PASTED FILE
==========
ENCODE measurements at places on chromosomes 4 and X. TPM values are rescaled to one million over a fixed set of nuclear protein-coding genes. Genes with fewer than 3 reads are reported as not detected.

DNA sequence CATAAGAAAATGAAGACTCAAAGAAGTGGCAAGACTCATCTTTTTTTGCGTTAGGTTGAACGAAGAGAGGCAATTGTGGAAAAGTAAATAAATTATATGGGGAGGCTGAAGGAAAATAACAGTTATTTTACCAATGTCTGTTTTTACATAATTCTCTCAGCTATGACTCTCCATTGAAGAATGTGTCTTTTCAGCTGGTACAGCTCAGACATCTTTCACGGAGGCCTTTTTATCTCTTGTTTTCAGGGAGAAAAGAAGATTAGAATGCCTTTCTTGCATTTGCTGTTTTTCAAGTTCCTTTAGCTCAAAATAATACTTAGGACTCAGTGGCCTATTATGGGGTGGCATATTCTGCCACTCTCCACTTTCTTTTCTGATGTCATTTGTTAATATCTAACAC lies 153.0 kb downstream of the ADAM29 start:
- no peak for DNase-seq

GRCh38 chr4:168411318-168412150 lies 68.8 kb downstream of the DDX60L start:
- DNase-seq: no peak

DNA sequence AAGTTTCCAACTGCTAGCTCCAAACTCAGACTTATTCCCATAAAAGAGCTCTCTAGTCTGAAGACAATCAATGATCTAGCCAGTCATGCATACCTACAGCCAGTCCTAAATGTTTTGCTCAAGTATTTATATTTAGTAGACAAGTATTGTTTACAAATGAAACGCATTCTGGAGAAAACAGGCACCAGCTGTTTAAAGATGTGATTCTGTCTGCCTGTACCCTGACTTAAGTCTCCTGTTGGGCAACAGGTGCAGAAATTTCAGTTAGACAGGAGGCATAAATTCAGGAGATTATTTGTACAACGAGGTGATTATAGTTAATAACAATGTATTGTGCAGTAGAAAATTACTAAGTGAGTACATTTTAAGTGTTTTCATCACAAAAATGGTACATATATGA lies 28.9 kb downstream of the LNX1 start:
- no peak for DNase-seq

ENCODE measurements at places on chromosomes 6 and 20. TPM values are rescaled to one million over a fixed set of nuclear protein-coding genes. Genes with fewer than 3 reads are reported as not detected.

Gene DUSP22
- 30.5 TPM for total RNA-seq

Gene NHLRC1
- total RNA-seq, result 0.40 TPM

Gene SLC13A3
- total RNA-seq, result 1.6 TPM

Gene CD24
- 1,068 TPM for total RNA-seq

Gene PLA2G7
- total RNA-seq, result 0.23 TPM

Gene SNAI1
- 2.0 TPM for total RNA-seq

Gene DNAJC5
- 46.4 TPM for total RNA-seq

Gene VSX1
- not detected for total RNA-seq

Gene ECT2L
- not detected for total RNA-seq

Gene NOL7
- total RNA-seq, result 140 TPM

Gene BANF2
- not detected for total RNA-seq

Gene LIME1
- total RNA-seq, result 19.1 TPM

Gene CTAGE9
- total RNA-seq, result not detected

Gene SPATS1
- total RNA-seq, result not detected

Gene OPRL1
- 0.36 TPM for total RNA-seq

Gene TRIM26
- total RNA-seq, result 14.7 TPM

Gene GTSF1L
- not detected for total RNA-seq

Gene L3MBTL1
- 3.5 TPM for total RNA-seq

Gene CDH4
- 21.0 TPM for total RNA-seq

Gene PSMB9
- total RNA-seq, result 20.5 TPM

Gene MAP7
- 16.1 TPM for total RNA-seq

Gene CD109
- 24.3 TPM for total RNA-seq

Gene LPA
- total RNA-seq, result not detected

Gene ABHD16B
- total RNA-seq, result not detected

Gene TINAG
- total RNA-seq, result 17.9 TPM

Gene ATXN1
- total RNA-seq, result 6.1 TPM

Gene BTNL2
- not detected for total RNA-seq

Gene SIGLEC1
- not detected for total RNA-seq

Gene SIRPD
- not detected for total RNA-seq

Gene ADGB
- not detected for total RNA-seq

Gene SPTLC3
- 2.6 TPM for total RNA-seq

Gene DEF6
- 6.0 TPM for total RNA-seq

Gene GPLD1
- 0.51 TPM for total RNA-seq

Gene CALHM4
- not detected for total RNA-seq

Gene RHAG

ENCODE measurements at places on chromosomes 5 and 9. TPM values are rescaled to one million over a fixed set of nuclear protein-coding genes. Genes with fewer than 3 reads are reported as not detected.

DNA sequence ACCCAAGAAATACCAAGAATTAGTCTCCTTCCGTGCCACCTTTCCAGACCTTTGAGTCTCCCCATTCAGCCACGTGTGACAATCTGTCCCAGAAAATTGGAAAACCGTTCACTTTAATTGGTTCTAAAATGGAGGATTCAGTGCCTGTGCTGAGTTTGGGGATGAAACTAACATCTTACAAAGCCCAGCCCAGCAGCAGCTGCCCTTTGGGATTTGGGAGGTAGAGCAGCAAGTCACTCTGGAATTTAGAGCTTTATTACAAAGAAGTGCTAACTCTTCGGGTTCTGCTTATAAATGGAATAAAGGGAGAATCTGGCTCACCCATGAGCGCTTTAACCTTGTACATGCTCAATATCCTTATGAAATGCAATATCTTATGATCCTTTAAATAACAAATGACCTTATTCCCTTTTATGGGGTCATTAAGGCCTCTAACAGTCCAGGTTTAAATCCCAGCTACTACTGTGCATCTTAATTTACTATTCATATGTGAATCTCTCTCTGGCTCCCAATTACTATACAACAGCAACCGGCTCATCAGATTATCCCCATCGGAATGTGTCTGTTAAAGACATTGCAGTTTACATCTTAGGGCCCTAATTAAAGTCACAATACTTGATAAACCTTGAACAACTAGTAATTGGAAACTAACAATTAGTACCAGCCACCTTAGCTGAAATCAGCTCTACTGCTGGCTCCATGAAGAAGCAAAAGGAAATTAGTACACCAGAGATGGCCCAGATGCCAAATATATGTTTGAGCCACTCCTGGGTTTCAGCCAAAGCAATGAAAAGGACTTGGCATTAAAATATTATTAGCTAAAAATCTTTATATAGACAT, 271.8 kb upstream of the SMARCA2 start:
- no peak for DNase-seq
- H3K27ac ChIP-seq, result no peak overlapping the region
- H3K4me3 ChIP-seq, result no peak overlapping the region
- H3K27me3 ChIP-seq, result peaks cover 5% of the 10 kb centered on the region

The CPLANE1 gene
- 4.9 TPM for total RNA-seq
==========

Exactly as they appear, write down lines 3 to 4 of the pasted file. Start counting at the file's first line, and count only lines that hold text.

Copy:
- no peak for DNase-seq

GRCh38 chr4:168411318-168412150 lies 68.8 kb downstream of the DDX60L start: